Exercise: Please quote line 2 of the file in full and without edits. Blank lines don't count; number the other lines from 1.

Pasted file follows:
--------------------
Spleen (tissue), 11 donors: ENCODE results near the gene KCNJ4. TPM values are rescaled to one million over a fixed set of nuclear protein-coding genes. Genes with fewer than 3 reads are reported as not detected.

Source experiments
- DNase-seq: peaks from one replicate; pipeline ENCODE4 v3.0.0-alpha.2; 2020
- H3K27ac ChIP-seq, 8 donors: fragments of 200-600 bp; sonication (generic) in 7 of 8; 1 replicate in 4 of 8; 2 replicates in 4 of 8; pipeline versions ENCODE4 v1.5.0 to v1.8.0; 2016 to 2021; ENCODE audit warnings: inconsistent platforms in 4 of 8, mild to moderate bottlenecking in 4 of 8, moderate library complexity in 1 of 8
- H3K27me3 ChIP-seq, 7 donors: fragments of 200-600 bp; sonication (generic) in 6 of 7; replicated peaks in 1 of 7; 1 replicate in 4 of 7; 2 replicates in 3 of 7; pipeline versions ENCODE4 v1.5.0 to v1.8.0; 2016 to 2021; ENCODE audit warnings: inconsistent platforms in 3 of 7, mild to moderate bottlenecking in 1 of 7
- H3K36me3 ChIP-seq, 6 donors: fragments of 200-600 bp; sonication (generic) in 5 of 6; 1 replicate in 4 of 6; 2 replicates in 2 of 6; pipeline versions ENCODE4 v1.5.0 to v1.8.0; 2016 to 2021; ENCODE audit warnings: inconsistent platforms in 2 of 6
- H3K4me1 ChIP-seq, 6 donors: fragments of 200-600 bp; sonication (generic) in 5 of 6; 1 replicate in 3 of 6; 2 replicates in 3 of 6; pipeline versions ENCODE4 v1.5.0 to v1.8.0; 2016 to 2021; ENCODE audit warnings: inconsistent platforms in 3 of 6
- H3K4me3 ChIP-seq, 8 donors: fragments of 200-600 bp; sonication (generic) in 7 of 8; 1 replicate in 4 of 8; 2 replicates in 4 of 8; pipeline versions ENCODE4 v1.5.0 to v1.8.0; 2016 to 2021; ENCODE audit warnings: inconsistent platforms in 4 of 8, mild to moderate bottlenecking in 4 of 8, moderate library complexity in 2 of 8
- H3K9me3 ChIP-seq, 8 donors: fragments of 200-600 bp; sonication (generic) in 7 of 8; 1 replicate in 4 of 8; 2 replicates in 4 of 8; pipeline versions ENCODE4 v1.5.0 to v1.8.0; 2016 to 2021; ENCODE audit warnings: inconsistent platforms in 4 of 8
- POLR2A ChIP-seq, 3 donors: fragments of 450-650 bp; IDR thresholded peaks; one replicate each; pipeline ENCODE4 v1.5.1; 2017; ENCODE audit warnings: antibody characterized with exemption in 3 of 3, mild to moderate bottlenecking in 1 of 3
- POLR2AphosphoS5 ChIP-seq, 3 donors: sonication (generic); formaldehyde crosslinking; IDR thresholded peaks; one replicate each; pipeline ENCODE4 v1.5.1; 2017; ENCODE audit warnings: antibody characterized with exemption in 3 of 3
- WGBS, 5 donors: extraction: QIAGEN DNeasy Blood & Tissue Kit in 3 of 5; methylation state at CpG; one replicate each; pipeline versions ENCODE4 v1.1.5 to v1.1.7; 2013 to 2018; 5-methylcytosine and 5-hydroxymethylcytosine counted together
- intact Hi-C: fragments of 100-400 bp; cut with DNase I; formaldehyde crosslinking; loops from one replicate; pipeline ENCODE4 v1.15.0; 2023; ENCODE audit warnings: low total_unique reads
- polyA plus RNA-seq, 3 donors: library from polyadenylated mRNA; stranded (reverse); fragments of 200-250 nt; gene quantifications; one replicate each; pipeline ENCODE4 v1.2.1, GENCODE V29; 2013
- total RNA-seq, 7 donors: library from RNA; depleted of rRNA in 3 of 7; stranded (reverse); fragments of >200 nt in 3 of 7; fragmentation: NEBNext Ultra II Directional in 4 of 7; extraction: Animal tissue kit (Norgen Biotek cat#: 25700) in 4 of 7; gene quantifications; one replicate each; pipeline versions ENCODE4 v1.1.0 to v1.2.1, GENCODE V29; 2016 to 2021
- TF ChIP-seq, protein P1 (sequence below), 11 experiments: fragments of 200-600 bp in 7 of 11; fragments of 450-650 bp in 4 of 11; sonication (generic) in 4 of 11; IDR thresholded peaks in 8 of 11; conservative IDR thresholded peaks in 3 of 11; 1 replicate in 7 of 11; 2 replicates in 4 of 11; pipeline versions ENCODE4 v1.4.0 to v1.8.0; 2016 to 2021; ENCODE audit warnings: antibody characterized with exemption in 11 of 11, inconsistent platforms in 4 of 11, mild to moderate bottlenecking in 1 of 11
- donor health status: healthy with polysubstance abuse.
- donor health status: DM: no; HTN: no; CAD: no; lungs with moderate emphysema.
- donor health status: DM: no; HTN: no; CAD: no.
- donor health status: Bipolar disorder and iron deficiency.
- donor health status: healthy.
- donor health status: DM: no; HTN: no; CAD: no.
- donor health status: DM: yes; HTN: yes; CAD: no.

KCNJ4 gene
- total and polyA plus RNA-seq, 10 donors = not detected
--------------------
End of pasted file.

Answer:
Source experiments